It would not be an understatement to say that small to medium enterprises (SMEs) are the backbone of Australian business. More than half of the country works as an SME employee - 63 per cent of all workers to be exact, according to the Australasian SME Alliance (ASMEA). This is equal to over 5 million people!
It's no surprise, then, that SMEs are Australia's biggest employer. In fact, the 1.2 million SMEs in Australia account for over 96 per cent of all business and provide 33 per cent of our national GDP, as noted by ASMEA.
Considering the amount of people SMEs employ nationwide, it is of the utmost importance that SMEs are up to standard in their workplace health and safety precautions.
With this in mind, it's important that SME owners and managers take note of the best ways to lay out and custom design their workshops with the relevant legislation in mind. Here is a handy guide to the laws that apply to mechanical and marine workshops, two of the more common types found around Australia.
As is often the case in a country made up of individual states, the workplace health and safety legislation for car workshops will change depending on your area, but there are several universal rules to follow.
Worksafe Victoria published a handy guide devoted to this subject, entitled 'Automotive Workshop Safety' – these are the two top tips from the guide, and how you can use them as you custom design your workshop's build on the Shed Boss app:
- There must be a traffic management plan for work in the workshop, as well as the surrounding car parks or footpaths. This needs to be documented and pinned to the wall in clear sight of workers, clients and pedestrians, directing them of the safest way to bring the car into the workshop. To help with this, install several roller doors along the side of the workshop facing the street for easy access. Laminate a sign with your traffic management plan and put it outside.
- Designated work areas need to be clearly delineated by having a workspace where vehicle traffic is "physically segregated" from service personnel and pedestrians. To help with this, add internal walls to your workshop so the reception and office zones are in a truly separate space from the mechanical equipment. Have different entry points, too – glass sliding doors are good for the reception, while roller doors are safest for the vehicle entrance.
As an island country, albeit a large continent-sized island, Australia is surrounded by water and thus, our marine industry flourishes. The Australian Government's Department of Industry and Science notes that this sector has an annual GVP of AU$8 billion, and directly employs around 22,000 people.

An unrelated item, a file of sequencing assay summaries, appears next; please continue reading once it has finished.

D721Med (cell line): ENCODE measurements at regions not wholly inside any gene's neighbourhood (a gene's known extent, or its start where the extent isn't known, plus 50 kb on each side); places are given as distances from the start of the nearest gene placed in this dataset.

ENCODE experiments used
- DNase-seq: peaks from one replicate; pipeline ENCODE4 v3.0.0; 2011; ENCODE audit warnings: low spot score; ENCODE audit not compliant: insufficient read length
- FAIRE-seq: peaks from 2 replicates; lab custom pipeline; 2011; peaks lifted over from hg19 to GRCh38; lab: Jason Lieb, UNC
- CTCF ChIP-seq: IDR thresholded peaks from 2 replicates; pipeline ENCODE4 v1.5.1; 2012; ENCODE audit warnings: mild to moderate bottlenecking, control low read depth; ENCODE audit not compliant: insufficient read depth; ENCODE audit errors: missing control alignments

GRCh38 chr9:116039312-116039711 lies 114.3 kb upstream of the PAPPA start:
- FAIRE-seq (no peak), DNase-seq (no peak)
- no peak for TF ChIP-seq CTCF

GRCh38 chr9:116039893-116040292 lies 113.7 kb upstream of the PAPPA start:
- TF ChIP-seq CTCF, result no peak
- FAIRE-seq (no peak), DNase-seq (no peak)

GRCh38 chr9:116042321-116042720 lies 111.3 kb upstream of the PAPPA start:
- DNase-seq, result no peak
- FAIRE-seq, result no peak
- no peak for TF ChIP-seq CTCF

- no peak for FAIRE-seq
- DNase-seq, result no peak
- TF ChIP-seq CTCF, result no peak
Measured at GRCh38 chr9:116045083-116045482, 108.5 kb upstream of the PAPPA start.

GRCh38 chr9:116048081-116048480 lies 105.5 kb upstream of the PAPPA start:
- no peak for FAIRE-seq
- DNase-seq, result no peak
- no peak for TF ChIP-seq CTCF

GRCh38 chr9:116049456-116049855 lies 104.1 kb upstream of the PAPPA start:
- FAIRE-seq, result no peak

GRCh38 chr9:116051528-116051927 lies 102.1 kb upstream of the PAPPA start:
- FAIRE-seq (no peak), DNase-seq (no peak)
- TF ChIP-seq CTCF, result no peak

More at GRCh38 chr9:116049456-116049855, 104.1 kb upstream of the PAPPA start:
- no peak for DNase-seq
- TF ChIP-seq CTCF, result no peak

The 1.2 million SMEs in Australia account for over 96 per cent of all business and provide 33 per cent of our national GDP.
For business owners within this sector, building a marine warehouse is a central part of the business as it stores the boats, yachts and other bulky marine equipment.
However, the Occupational Health and Safety (Maritime Industry) Act 1993 notes that the majority of the laws apply to a prescribed ship, or a prescribed unit, which includes an offshore industry mobile unit that is not self‑propelled and is under tow.
Due to this, workshops built on ports, docks or near shipyards need to obey the same workplace health and safety legislation as land-based businesses.
In addition to those, though, marine workshops can benefit from slight variations in the workshop design that make it easier to roll in boats. Higher, taller roller door entrances would make operations easier and also safer.
Rather than creating space congestion inside the workshop by parking too many boats, opt for a series of garaports or carports outside so the boats can be housed externally. Designing these in neat, tidy rows can help make paperwork easier too – especially if you park the boats in alphabetical order according to their name.
Sweeten the deal with the latest Federal Budget
Once you have your plans in place for constructing a safe, secure workshop for staff, there are some more laws that can put a smile on the face of any SME owner. The latest Federal Budget has introduced tax provisions specifically designed to make life easier for SMEs.
SMEs can now claim back purchases of up to AU$20,000 as an instant asset write-off.
In a nutshell, the Federal Budget from July increased the tax deduction threshold for SMEs to invest in any new ''individual assets'. SMEs can now enjoy an instant asset write-off, which means they can claim back purchases of up to AU$20,000. Considering that the annual turnover for all SMEs is under AU$2 million, this saving of AU$20,000 can sure go a long way.
This means that if panel beaters are looking to upgrade their machinery, or car mechanics are interested in buying the newest tools and technology, they can do so without as much of a financial burden.
So, there you have it, SME owners! You are equipped with the legal information you need to design a safe workplace environment, as well as save some money by upgrading machinery to the latest, safest models.